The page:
The goal of ending the HIV/AIDS pandemic is theoretically achievable and would require addressing this global health catastrophe on individual and global levels by providing optimal prevention strategies and treatment regimens for individual persons living with or at risk for HIV, as well as ending the pandemic as an epidemiologic and global health phenomenon. However, from a practical standpoint, the pathway to ending the HIV/AIDS pandemic will be difficult and will require aggressive implementation of the biomedical research advances that have been made in the areas of treatment and prevention; development of additional tools, such as a moderately effective HIV vaccine; and attention to critical behavioral and social determinants...
March 2018: Emerging Infectious Diseases
Raymond B T Lim, Olive N Y Cheung, Bee Choo Tai, Mark I-C Chen, Roy K W Chan, Mee Lian Wong
OBJECTIVES: We assessed the efficacy of a multicomponent culturally tailored HIV/STI prevention intervention programme on consistent condom use and STI incidence among foreign Thai and Vietnamese female entertainment workers (FEWs) in Singapore. METHODS: We conducted a quasi-experimental pretest and post-test intervention trial with a comparison group. We recruited 220 participants (115 Vietnamese and 105 Thai) for the comparison group, followed by the intervention group (same number) from the same sites which were purposively selected after a 3-month interval period...
February 14, 2018: Sexually Transmitted Infections
Millicent Atujuna, Peter A Newman, Melissa Wallace, Megan Eluhu, Clara Rubincam, Ben Brown, Linda-Gail Bekker
BACKGROUND: New biomedical prevention technologies (NPTs) may contribute to substantially reducing incident HIV infections globally. We explored acceptability and preferences for NPTs among key and other vulnerable populations in two South African townships. METHODS: We conducted six focus groups and 12 in-depth interviews with adolescents, and adult heterosexual men, women, and men who have sex with men (MSM) (n = 48), and eight in-depth interviews with key informant healthcare workers...
2018: PloS One
Jonathan Stadler, Hayley MacGregor, Eirik Saethre, Sinead Delany-Moretlwe
During a five-day workshop, former clinical trial participants and local musicians wrote the lyrics and recorded a song about an HIV prevention trial. Born of concerns about misconceptions regarding experimental drug trials, the aim was to engender engagement with medical researchers and open dialogue about the risks and benefits of trial participation. Composing lyrics that highlighted their credibility as communicators of medical scientific knowledge and their selfless sacrifice to stem the transmission of HIV, women performed their social positioning and cultural authority in contrast to men as well as other women not part of the trial...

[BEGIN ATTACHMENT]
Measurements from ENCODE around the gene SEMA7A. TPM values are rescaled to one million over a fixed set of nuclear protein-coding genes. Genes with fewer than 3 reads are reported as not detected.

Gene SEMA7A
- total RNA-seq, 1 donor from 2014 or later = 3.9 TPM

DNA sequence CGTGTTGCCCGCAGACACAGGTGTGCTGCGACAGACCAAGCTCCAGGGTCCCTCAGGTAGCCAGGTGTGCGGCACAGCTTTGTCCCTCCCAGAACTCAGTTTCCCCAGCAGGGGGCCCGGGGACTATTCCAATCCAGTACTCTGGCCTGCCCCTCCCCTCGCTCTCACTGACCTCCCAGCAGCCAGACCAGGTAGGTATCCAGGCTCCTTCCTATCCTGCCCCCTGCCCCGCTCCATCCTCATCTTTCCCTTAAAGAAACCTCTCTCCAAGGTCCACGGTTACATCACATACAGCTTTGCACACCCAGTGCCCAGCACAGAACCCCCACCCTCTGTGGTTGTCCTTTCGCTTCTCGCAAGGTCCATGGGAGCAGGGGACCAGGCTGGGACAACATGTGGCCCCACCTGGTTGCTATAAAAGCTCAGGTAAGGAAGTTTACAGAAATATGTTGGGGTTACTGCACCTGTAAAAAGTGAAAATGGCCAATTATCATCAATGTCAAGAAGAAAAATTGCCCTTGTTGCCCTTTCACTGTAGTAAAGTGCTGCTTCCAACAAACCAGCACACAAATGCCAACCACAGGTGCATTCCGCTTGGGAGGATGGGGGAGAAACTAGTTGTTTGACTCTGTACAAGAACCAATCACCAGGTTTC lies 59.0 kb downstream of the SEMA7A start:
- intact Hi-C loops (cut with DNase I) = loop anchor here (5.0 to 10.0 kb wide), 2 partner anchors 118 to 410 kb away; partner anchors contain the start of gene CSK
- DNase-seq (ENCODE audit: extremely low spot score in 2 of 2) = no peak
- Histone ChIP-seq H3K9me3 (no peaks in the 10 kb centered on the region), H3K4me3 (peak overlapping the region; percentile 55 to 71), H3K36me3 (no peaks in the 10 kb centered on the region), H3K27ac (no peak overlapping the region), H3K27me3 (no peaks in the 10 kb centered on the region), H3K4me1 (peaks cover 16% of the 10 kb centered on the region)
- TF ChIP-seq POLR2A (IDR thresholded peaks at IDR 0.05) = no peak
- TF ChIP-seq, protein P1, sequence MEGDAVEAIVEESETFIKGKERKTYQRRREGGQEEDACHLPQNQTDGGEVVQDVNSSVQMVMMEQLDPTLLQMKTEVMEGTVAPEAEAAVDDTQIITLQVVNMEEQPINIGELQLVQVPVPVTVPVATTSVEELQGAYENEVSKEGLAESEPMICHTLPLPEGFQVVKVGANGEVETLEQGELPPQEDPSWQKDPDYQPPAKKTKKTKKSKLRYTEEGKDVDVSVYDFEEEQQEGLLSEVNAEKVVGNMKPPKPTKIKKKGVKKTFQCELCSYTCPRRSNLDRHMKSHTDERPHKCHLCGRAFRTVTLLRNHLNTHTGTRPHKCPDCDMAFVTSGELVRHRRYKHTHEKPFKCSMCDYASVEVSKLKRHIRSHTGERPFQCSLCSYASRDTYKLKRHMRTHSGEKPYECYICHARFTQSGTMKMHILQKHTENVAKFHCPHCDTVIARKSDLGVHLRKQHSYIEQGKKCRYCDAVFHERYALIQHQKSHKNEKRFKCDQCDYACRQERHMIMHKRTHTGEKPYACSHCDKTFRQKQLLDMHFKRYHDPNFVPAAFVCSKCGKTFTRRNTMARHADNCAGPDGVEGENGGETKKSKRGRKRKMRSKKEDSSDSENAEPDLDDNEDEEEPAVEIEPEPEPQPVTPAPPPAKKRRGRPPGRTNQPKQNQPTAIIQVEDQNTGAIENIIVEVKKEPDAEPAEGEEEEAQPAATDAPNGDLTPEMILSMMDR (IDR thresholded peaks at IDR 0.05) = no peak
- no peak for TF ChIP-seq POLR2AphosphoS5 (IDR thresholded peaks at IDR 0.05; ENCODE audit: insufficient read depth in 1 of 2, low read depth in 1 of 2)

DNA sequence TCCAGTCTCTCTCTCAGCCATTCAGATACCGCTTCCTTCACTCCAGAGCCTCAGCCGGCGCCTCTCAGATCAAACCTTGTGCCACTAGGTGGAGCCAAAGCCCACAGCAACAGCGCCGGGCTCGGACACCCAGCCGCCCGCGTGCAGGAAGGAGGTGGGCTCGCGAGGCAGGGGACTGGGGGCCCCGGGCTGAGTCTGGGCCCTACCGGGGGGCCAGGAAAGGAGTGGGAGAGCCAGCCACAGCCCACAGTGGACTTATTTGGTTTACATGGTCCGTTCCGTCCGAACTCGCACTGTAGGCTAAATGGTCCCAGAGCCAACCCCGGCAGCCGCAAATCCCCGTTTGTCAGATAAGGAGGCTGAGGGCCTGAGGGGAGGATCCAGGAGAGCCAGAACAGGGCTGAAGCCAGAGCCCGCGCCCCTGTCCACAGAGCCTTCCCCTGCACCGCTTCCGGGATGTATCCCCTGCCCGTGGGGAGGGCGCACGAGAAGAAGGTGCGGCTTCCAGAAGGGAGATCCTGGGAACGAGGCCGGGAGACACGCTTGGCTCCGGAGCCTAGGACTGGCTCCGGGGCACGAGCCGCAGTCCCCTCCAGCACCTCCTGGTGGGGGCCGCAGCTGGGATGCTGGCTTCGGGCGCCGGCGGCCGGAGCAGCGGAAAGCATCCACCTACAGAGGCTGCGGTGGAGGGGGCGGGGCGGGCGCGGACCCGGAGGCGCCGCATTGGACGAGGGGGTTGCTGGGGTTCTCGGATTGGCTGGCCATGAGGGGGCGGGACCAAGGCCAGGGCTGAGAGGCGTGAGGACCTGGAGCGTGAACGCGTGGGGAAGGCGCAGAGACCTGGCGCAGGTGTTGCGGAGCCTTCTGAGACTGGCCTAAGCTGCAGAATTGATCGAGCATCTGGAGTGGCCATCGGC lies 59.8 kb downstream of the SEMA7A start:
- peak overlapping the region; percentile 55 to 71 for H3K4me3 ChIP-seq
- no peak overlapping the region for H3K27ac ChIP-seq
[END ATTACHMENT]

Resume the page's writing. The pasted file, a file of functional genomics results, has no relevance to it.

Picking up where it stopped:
February 8, 2018: Culture, Health & Sexuality
Bernadette Hensen, James R Hargreaves, Tarisai Chiyaka, Sungai Chabata, Phillis Mushati, Sian Floyd, Isolde Birdthistle, Joanna Busza, Frances Cowan
BACKGROUND: "Determined, Resilient, AIDS-free, Mentored and Safe" (DREAMS) is a package of biomedical, social and economic interventions offered to adolescent girls and young women aged 10-24 years with the aim of reducing HIV incidence. In four of the six DREAMS districts in Zimbabwe, DREAMS includes an offer of oral pre-exposure prophylaxis (DREAMS+PrEP), alongside interventions to support demand and adherence, to women aged 18-24 who are at highest risk of HIV infection, including young women who sell sex (YWSS)...
January 31, 2018: BMC Public Health
Matthew Thomann
The global scale-up of AIDS treatment initiatives during the first decade of the twenty-first century has been referred to as a kind of 'pharmaceuticalisation' of public health, a trend that is now building in the area of HIV prevention. This paper traces the emergence and increased uptake of pre-exposure prophylaxis (PrEP), antiretroviral medications that can keep HIV negative individuals from becoming infected, placing it within the broader (re)casting of HIV prevention as a medical and technological problem that has been central to the recent 'end of AIDS' discourse...
January 25, 2018: Global Public Health
Ran Van der Wal, David Loutfi
Pre-exposure prophylaxis (PrEP) has proven to be highly effective in preventing HIV in uninfected persons when properly adhered to. East and Southern African countries that suffer from high HIV prevalence and incidence are increasingly adopting PrEP as an HIV prevention strategy for their high-risk populations, including for young women. Structural factors such as poverty, lack of education, and gender-based violence may compromise their PrEP uptake and adherence, however. Choice-disabled young women are most at risk of HIV infection and least able to apply HIV prevention choices...